Almost every visitor (nearly 700 last year) to the Centre for Conservation asks the same question: How do you decide what to conserve?
Given that the library holds around 150 million items, this is a pertinent question and one that we have to consider carefully. With limited resources we simply cannot treat everything and yet there is a great deal that needs some attention.
That isn't to say that we don’t look after our collection. Our onsite storage in both St Pancras and Boston Spa (Yorkshire) is carefully monitored and managed to give the best conditions possible for long term preservation. Handling training for staff and readers is a key priority for our Preventive Conservation Team.
Rather, an historic collection that has had past use, is currently used and is ageing will show signs of deterioration. Inherent vice or component materials that self-destruct, sometimes rapidly - such as machine made paper containing lignin and impurities - also strongly influences how a collection fares over time.
A system for prioritising which items receive conservation treatment is used to create an annual programme of work. We call this the ‘bidding system’ and in October each year the subject specialist curators are invited to put forward suggestions for projects or ‘bids’ needing conservation. Information about the items is entered into a database and some priority questions are answered during this process.
These questions include:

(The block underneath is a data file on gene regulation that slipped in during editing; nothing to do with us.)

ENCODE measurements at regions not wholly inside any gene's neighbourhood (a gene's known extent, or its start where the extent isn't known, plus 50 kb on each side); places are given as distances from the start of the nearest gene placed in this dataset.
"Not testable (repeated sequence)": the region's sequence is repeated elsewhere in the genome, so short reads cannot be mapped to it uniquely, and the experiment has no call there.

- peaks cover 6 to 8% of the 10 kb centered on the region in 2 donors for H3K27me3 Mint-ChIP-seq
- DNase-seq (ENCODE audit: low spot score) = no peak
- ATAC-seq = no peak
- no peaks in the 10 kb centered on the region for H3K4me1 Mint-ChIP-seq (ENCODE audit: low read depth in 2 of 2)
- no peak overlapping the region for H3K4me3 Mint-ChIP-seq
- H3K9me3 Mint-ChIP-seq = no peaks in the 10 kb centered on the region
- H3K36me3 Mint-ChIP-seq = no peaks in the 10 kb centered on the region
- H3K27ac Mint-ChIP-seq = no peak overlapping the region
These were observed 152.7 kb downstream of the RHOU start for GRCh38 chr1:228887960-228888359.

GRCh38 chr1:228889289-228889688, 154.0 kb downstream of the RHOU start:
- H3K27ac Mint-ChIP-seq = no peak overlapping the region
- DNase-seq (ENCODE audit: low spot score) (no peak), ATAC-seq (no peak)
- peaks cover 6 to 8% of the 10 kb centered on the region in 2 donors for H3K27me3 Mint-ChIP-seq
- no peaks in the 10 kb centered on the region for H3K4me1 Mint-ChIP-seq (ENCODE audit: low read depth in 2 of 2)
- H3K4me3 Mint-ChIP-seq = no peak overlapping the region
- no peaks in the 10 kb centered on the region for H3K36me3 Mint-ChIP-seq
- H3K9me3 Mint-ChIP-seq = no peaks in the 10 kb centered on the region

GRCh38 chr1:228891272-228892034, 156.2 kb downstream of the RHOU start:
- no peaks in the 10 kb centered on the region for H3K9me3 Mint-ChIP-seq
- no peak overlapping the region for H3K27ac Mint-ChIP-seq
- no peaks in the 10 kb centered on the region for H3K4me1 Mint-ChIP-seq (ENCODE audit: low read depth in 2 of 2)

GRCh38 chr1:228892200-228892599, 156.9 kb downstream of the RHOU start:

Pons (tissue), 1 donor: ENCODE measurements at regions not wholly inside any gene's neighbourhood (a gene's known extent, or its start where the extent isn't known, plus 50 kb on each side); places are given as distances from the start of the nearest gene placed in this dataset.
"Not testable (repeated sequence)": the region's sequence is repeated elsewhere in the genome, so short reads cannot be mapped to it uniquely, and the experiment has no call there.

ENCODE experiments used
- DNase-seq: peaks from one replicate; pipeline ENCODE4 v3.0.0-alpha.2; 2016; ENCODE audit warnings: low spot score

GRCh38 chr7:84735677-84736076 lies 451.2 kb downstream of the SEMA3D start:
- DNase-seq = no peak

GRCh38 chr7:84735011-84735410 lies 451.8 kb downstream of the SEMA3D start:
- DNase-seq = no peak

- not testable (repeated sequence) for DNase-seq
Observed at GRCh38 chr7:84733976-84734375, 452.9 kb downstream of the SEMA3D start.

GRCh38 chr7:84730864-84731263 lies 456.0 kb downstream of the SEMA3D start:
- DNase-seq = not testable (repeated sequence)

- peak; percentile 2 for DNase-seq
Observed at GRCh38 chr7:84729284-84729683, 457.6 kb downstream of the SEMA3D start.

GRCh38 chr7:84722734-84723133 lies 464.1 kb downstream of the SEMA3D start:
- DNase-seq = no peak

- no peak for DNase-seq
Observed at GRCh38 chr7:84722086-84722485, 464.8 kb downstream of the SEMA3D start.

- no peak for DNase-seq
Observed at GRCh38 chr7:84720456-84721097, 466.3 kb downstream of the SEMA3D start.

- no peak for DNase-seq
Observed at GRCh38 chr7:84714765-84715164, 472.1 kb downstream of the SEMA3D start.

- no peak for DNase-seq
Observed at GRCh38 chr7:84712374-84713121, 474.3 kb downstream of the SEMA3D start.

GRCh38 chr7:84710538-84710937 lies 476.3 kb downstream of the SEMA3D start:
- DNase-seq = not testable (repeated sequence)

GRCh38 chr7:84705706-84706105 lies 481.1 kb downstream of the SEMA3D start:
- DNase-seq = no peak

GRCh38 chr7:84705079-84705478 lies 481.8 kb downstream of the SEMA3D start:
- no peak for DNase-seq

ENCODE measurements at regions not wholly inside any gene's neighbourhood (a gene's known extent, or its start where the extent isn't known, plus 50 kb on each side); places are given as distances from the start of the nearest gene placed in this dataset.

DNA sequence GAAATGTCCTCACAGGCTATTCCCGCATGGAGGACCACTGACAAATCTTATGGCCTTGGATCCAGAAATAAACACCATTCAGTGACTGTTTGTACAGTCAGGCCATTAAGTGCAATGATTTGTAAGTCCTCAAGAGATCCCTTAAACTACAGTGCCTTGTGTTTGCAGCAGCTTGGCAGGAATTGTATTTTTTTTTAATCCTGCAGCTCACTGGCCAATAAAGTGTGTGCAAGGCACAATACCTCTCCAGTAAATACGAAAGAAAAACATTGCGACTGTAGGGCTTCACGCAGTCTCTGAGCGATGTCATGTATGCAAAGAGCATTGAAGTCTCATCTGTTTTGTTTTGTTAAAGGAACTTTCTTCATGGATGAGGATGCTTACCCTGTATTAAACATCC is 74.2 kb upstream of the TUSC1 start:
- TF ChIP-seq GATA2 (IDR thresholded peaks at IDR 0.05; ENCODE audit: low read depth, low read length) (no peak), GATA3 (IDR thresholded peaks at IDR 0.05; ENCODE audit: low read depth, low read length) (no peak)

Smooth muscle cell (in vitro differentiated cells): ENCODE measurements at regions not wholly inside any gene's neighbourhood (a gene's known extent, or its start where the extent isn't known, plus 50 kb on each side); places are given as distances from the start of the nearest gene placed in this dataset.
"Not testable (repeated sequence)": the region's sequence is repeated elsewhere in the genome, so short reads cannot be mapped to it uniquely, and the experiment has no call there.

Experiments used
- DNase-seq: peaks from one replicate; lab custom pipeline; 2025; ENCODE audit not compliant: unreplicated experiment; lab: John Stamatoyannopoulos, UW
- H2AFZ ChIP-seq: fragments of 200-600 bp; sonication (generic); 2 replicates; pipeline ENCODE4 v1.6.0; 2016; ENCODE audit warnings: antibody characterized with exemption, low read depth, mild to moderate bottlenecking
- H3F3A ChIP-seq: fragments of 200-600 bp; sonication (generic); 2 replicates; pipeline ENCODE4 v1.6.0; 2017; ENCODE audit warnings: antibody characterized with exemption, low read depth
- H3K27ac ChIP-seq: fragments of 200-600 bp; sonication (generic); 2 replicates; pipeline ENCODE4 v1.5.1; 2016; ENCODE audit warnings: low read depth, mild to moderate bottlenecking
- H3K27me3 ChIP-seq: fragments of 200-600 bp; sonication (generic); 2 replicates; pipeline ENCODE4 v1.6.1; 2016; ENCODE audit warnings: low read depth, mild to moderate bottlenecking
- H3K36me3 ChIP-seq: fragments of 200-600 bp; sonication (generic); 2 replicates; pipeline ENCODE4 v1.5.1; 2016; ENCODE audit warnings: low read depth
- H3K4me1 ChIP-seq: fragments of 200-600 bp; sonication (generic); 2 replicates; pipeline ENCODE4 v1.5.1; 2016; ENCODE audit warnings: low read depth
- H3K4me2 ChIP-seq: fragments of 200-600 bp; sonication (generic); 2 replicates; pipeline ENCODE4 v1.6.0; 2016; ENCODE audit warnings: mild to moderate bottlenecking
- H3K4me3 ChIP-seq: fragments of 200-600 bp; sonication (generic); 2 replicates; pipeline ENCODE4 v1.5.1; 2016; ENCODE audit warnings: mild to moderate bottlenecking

- Is the item unique?
- Does a surrogate exist?
- What is the level of demand for this item?
The questions are weighted – and carry a numbered score which is automatically calculated by the database. Hence each ‘bid’ has a priority score allocated to it. By analysing the scores it is possible to determine the highest priority items from the clutch of suggested bids based on the current agreed criteria.
Items with higher scores are examined by the conservators to create a treatment proposal and an estimate of the number of hours needed to complete the work. The number of available treatment hours for bids, or our capacity for the year, is calculated concurrently. A work programme is created that matches the number of hours available and hours needed for treatment.
An obvious flaw in the system is that it depends on the curators knowing their collection and putting forward items that are pertinent. Fortunately curators take this system seriously. They are very supportive of the conservation process and throughout the year conservators work closely with the curators to discuss treatment requirements and also possible future bids.
The annual conservation work programme is given final approval by the Preservation Board – an internal governing body designed to oversee the process and confirm that resources are allocated appropriately and strategically. Ensuring both preservation of and access to the collection are some of the core purposes of the Library.
Head of Conservation